Contraceptive practices among unmarried women in China, 1982–2017: systematic review and meta-analysis
Obstetrics and Gynaecology (East Africa)
Objective: Premarital sexual practices and contraceptive prevalence rate (CPR) among unmarried women in China remain unclear. We conducted a systematic review and meta-analysis to estimate CPR and analyse contraceptive methods used by unmarried women between 1982 and 2017.
Methods: Wanfang, The China National Knowledge Infrastructure Database, MEDLINE, PubMed and Web of Science were systematically searched. Data on CPR and use of major contraceptive methods were extracted and pooled using a DerSimonian–Laird random effects model.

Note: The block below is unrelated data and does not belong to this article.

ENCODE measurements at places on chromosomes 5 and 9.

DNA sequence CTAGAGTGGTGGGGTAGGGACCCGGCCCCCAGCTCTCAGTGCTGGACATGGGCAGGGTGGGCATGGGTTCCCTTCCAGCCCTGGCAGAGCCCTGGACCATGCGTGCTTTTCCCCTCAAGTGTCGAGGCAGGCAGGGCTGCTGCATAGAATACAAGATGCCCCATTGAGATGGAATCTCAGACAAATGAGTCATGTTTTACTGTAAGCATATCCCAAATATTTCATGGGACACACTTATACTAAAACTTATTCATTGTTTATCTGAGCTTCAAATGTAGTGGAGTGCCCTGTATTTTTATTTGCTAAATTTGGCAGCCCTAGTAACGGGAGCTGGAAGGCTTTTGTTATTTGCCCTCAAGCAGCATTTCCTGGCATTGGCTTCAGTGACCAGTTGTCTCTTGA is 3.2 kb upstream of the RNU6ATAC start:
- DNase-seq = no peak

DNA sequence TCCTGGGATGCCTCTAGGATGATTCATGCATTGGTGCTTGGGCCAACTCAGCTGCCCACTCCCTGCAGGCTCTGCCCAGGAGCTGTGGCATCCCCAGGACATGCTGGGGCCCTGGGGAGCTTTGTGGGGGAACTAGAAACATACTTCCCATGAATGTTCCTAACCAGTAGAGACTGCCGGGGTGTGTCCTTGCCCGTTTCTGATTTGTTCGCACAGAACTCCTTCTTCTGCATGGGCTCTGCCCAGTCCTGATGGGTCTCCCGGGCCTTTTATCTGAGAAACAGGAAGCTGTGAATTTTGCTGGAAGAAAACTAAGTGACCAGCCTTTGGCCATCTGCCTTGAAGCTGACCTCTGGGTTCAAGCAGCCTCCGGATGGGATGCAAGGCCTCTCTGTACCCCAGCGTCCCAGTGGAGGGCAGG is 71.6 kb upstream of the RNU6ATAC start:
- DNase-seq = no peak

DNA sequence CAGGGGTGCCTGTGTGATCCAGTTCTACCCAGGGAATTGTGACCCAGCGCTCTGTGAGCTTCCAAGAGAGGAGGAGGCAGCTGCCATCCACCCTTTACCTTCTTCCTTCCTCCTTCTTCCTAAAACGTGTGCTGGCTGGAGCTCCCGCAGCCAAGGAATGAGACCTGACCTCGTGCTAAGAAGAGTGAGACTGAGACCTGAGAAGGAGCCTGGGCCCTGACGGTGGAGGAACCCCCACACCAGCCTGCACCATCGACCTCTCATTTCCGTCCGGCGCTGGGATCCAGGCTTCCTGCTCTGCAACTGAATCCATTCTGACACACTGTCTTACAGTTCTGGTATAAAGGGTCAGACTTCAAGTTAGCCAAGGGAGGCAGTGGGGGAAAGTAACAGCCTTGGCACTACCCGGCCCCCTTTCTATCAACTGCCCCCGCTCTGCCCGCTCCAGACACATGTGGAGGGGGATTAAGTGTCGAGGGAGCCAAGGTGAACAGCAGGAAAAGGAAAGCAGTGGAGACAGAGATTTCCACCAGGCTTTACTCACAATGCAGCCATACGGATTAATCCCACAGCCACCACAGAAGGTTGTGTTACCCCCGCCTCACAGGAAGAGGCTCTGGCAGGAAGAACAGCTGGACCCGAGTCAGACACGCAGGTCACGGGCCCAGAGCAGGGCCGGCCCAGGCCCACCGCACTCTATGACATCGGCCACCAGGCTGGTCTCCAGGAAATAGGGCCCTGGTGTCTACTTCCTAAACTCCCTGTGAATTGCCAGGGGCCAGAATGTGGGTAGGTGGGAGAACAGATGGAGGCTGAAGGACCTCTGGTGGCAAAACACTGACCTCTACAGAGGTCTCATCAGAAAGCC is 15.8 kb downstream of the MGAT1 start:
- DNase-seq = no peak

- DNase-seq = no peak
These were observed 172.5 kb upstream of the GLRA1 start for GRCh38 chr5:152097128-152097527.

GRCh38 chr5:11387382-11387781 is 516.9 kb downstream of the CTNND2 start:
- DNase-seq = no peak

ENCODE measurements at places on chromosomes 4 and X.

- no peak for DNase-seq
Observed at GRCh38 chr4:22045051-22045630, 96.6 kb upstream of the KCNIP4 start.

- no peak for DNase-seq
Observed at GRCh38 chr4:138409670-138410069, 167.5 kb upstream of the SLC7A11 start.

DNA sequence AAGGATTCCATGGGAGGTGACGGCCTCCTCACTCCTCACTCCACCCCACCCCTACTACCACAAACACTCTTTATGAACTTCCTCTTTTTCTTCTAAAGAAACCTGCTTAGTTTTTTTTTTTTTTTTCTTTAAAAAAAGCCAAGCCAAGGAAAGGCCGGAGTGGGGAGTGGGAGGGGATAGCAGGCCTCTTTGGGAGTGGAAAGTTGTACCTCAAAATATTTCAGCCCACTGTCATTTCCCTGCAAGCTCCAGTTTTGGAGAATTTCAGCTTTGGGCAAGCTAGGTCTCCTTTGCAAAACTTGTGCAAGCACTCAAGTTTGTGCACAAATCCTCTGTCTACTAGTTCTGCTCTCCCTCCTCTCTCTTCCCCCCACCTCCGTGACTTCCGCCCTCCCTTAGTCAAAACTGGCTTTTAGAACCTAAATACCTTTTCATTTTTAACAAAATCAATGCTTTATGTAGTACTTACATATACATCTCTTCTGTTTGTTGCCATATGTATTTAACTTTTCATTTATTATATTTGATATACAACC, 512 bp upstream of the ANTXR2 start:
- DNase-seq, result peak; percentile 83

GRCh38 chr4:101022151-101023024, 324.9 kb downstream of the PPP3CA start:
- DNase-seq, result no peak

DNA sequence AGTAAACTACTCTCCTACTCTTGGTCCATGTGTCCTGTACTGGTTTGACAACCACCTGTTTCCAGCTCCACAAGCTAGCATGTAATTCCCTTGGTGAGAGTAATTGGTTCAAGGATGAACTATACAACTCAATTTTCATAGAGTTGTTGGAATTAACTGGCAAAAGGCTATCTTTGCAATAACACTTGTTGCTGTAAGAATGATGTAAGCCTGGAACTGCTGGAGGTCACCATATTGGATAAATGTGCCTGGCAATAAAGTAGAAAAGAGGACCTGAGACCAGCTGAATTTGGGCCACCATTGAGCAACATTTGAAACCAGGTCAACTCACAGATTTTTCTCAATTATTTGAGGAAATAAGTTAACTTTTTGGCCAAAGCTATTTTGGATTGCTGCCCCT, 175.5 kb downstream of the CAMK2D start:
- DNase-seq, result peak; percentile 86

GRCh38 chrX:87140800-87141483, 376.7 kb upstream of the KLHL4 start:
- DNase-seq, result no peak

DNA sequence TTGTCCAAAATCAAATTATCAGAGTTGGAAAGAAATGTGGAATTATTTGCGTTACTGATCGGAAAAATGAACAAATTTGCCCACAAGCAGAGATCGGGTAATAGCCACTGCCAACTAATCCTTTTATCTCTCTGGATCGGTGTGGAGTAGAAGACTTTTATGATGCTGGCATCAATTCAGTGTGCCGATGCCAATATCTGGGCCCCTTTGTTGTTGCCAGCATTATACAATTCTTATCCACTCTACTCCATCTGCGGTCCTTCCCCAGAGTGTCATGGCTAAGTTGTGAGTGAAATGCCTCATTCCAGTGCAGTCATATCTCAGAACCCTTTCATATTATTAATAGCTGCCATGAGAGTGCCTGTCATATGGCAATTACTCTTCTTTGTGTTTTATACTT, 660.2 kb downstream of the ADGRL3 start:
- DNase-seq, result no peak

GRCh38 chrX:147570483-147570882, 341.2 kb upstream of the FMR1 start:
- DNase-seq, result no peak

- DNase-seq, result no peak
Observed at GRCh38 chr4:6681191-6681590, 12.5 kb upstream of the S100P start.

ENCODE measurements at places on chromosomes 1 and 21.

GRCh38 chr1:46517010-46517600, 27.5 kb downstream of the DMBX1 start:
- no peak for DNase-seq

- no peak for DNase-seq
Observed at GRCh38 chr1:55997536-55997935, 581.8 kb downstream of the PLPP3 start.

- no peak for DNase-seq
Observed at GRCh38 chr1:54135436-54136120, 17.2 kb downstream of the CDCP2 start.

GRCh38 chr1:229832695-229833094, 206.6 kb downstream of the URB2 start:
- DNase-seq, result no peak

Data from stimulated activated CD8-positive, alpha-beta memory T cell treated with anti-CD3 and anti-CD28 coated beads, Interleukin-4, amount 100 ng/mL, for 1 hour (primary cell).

Results: Of 188 articles retrieved from five databases, 22 studies met our inclusion criteria. Overall CPR based on a random effects meta-analysis was 32.2% (95% confidence interval [CI] 24.7%, 39.8%). Pooled rates of contraceptive use were 61.4% (95% CI 47.9%, 74.9%) for condoms, 25.9% (95% CI 14.5%, 37.4%) for pills, 19.8% (95% CI 8.9%, 30.8%) for the rhythm method and 25.4% (95% CI 14.2%, 36.7%) for the withdrawal method.
Conclusions: The sexual and reproductive health situation of unmarried women in China seems to have improved little since the 1990s. Our findings may help to optimise reproductive health care programmes and thereby reduce the alarming rates of unplanned pregnancies and abortions among unmarried women in China.
European Journal of Contraception and Reproductive Health Care
(2019). Contraceptive practices among unmarried women in China, 1982–2017: systematic review and meta-analysis. European Journal of Contraception and Reproductive Health Care, 1-7.
Available at: https://ecommons.aku.edu/eastafrica_fhs_mc_obstet_gynaecol/212